6. We’ll get real about using the cloud for backup and disaster recovery.
Grade: B-. According to our 2013 Forrsights Hardware survey, DRaaS adoption is up to 23% already implemented, and DIY DR in the cloud is at 21% implemented. And we saw a strong rise in DR piloting, activities that are likely to become implementations in the coming year. We hope to see this jump in 2014, because our surveys also tell us BCDR is a key reason companies are moving to cloud — so where are all the success stories? BCDR analyst Rachel Dines: “They are coming — slowly — because DR is something people invest in in waves. Also, some may never be open to discussing it publicly because they see DR as a competitive differentiator.”
7. We’ll stop equating cloud with commodity.
Grade: A. Thanks to new cloud resource types containing SSDs, Infiniband, 10GbE, and even GPUs, the view that you could only get base commodity in the cloud simply went away. Look for even more proliferation in 2014. We are even seeing now specialized cloud platforms that go beyond commodity to deliver bare metal servers and HPC-specific tailored environments like the new GoGrid. In fact, you could argue the leading vendors are moving away from commoditization. AWS, IBM, HP, Rackspace, Google, and Microsoft … none of them plan to race to the bottom, and each is moving up the value chain with high-performance, specialized offerings.
8. We’ll stop equating cloud with AWS.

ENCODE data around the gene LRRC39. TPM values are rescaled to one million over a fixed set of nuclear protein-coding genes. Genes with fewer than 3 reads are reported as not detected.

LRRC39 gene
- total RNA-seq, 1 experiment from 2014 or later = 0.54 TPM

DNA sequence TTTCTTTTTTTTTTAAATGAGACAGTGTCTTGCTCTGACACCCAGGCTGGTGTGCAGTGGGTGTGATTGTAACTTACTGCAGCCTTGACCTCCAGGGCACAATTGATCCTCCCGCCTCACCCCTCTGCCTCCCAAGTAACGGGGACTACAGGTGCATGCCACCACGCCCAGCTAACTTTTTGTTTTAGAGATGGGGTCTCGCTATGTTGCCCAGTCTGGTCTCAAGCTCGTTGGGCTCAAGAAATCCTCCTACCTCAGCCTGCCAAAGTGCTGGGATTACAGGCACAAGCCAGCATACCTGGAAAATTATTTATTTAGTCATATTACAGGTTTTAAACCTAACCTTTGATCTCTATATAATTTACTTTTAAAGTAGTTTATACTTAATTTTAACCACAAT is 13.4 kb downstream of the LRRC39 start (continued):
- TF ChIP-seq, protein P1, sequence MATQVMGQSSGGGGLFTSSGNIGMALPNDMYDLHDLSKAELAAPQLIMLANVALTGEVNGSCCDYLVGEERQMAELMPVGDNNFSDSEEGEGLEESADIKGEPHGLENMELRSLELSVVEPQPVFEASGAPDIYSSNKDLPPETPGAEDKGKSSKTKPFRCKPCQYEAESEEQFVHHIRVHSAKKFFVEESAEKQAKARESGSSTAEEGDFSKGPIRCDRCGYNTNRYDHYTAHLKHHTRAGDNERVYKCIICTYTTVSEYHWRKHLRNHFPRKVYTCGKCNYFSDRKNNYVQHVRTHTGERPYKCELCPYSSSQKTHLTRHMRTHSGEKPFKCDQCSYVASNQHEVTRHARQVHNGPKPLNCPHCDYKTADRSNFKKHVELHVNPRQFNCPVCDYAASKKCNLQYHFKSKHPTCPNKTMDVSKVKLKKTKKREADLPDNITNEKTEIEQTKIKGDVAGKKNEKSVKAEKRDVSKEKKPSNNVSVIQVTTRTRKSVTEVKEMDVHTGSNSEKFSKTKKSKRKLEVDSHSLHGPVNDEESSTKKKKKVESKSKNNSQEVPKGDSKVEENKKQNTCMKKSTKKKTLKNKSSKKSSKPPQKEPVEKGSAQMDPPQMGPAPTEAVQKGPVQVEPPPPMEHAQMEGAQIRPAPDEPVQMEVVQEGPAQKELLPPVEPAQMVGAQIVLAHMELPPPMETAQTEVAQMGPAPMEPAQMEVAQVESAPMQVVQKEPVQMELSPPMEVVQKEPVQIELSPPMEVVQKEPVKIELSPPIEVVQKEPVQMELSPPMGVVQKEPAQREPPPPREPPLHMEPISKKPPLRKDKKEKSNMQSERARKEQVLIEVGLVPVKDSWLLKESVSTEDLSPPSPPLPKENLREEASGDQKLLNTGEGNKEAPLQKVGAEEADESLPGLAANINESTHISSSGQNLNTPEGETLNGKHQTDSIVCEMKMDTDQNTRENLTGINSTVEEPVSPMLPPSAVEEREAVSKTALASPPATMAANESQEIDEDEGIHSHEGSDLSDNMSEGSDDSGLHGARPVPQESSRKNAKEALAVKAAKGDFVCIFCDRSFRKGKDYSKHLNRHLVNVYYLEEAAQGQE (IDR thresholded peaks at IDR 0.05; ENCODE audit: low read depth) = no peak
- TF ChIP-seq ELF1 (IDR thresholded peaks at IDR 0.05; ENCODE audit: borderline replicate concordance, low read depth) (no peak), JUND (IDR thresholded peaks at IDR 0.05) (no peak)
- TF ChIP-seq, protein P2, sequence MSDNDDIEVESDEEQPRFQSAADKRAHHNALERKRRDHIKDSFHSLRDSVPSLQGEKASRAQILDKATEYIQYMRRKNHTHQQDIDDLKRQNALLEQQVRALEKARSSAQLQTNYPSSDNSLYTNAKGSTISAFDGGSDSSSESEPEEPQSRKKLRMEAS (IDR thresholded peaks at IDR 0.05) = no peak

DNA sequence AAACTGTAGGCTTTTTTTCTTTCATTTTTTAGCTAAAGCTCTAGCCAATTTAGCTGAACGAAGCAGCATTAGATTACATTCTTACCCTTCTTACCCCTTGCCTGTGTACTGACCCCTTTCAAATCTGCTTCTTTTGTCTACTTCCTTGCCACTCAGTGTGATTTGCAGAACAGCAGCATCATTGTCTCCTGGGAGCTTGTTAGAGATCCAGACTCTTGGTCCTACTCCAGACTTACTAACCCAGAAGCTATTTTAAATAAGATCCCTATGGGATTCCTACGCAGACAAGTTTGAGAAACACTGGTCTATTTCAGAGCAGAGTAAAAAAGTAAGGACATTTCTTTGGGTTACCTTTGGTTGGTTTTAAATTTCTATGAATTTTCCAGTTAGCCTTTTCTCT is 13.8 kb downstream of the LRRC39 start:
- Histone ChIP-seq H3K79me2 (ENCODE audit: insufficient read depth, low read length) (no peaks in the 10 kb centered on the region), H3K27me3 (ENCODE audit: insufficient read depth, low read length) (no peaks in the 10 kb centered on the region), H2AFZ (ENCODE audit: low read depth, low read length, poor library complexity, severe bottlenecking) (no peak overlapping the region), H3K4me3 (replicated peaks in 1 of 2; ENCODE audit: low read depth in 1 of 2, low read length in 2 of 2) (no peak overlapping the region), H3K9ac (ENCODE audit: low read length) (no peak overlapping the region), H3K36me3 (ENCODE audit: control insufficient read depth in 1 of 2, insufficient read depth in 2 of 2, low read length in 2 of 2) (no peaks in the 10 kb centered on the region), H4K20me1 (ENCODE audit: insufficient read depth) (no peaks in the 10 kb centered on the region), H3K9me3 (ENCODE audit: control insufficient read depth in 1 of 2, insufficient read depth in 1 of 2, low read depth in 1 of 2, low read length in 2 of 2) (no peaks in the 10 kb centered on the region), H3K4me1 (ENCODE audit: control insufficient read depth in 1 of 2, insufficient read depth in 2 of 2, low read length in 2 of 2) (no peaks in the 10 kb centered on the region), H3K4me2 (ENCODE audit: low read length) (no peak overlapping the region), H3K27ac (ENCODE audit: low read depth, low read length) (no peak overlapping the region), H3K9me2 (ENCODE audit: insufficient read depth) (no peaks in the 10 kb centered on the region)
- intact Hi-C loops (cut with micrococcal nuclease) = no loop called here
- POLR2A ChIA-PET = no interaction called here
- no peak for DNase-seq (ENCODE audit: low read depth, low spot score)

Grade: A. While AWS continues to be the dominant player in the public cloud platform space, 2013 saw significant competitive growth and a growing stable of legitimate private clouds. Microsoft Windows Azure added IaaS capabilities, which lit a turbo charger under its growth and adoption. Google, IBM, HP, and Salesforce.com ratcheted up their cloud platform plays significantly and saw strong growth as a result. And several leading enterprises showed they can deliver true private cloud value within their walls, such as Comcast, Concur, PayPal, CERN, MIT, and CTrip, who all spoke of their OpenStack-based clouds in Hong Kong.
9. We’ll acknowledge that advanced virtualization is a good thing, and no, it’s not a cloud.
Grade: C. The cloudwashing award will once again go to enterprise I&O departments who continued to relabel their VMware environments as private clouds. As our Forrsights 2013 Hardware Survey showed, European and Asian enterprises are the worst offenders, viewing cloud as just a tool for advancing their own virtualization agenda. However, this grade isn’t an F because there’s a bright side found in our Forrester Wave of private cloud software solutions. Through the 30+ customer interviews conducted for this research, Lauren Nelson found a variety of IT Ops teams who clearly understand the difference and are executing with this understanding. However, few of these environments offered self-service to the developer, fully-automated provisioning, standardized services, or cost transparency. Not because they don’t understand these requirements but because culture and organizational change is hard and takes time.
10. Developers will awaken to: Development isn’t all that different in the cloud.
Grade: B. An expanded cloud developer survey showed that while cloud developers are younger, more open source-forward, and more mobile-centric, they continued to use the same languages, frameworks, and development methodologies we use in the enterprise. There is much stronger adoption of modern application architectures and continuous delivery methods among the cloud developers and significantly higher adoption of Opscode Chef for workload configuration automation.
So what do we predict for 2014? Check back here next month to find out. Or subscribe to this blog now.
Forrester analysts Lauren E. Nelson, Dave Bartoletti, and Michael Facemire contributed to this report.